depreciation (a well-built house can be lived in for several hundred years a very long time after
it has been fully depreciated). In summary, this is likely to grossly underestimate the value of
existing housing stock on consumers' actual consumption or income.
Agricultural production for consumption by oneself or one's household is included.
Services (such as chequeing-account maintenance and services to borrowers) provided by banks
and other financial institutions without charge or for a fee that does not reflect their full value have
a value imputed to them by the compilers and are included. The financial institutions provide these
services by giving the customer a less advantageous interest rate than they would if the services
were absent; the value imputed to these services by the compilers is the difference between the
interest rate of the account with the services and the interest rate of a similar account that does not
have the services. According to the United States Bureau for Economic Analysis, this is one of the
largest imputed items in the GDP.[20]

GDP can be contrasted with gross national product (GNP) or, as it is now known, gross national income
(GNI). The difference is that GDP defines its scope according to location, while GNI defines its scope
according to ownership. In a global context, world GDP and world GNI are, therefore, equivalent terms.
GDP is product produced within a country's borders; GNI is product produced by enterprises owned by a
country's citizens. The two would be the same if all of the productive enterprises in a country were
owned by its own citizens, and those citizens did not own productive enterprises in any other countries.
In practice, however, foreign ownership makes GDP and GNI non-identical. Production within a
country's borders, but by an enterprise owned by somebody outside the country, counts as part of its
GDP but not its GNI; on the other hand, production by an enterprise located outside the country, but
owned by one of its citizens, counts as part of its GNI but not its GDP.
For example, the GNI of the USA is the value of output produced by American-owned firms, regardless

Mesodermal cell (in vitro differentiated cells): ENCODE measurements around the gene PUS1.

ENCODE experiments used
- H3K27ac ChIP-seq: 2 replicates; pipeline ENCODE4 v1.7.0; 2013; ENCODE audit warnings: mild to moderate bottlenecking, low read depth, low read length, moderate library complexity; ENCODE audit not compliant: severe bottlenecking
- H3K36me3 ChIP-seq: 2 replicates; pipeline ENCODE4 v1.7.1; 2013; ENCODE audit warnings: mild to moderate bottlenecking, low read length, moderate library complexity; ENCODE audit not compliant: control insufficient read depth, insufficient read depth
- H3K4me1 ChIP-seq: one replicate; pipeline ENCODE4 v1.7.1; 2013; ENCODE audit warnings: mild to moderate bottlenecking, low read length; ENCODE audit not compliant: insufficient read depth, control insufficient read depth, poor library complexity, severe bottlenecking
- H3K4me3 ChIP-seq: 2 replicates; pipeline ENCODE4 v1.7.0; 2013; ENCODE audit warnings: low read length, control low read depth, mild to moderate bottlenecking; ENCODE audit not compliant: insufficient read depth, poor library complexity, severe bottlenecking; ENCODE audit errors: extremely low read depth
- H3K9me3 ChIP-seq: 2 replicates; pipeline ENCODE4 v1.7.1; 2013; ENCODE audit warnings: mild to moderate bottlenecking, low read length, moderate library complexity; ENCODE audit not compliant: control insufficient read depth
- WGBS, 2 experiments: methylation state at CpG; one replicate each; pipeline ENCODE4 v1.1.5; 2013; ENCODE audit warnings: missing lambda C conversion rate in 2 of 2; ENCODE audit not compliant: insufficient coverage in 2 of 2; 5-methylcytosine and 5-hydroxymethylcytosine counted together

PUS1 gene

of where the firms are located. Similarly, if a country becomes increasingly in debt, and spends large
amounts of income servicing this debt this will be reflected in a decreased GNI but not a decreased
GDP. Similarly, if a country sells off its resources to entities outside their country this will also be
reflected over time in decreased GNI, but not decreased GDP. This would make the use of GDP more
attractive for politicians in countries with increasing national debt and decreasing assets.
Gross national income (GNI) equals GDP plus income receipts from the rest of the world minus income
payments to the rest of the world.[21]
In 1991, the United States switched from using GNP to using GDP as its primary measure of
production.[22] The relationship between United States GDP and GNP is shown in table 1.7.5 of the
National Income and Product Accounts.[23]

International standards



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The international standard for measuring GDP is contained in the book System of National Accounts
(1993), which was prepared by representatives of the International Monetary Fund, European Union,
Organization for Economic Co-operation and Development, United Nations and World Bank. The
publication is normally referred to as SNA93 to distinguish it from the previous edition published in
1968 (called SNA68) [24]
SNA93 provides a set of rules and procedures for the measurement of national accounts. The standards
are designed to be flexible, to allow for differences in local statistical needs and conditions.

National measurement
Within each country GDP is normally measured by a
national government statistical agency, as private sector
organizations normally do not have access to the
information required (especially information on
expenditure and production by governments).

Interest rates
Net interest expense is a transfer payment in all sectors
except the financial sector. Net interest expenses in the
financial sector are seen as production and value added
and are added to GDP.

Nominal GDP and adjustments to


Structure of Nominal GNI [4]


The raw GDP figure as given by the equations above is

called the nominal, historical, or current, GDP. When one
compares GDP figures from one year to another, it is
desirable to compensate for changes in the value of money i.e., for the effects of inflation or deflation.
To make it more meaningful for year-to-year comparisons, it may be multiplied by the ratio between the
value of money in the year the GDP was measured and the value of money in a base year.
For example, suppose a country's GDP in 1990 was $100 million and its GDP in 2000 was $300 million.
Suppose also that inflation had halved the value of its currency over that period. To meaningfully
compare its GDP in 2000 to its GDP in 1990, we could multiply the GDP in 2000 by one-half, to make it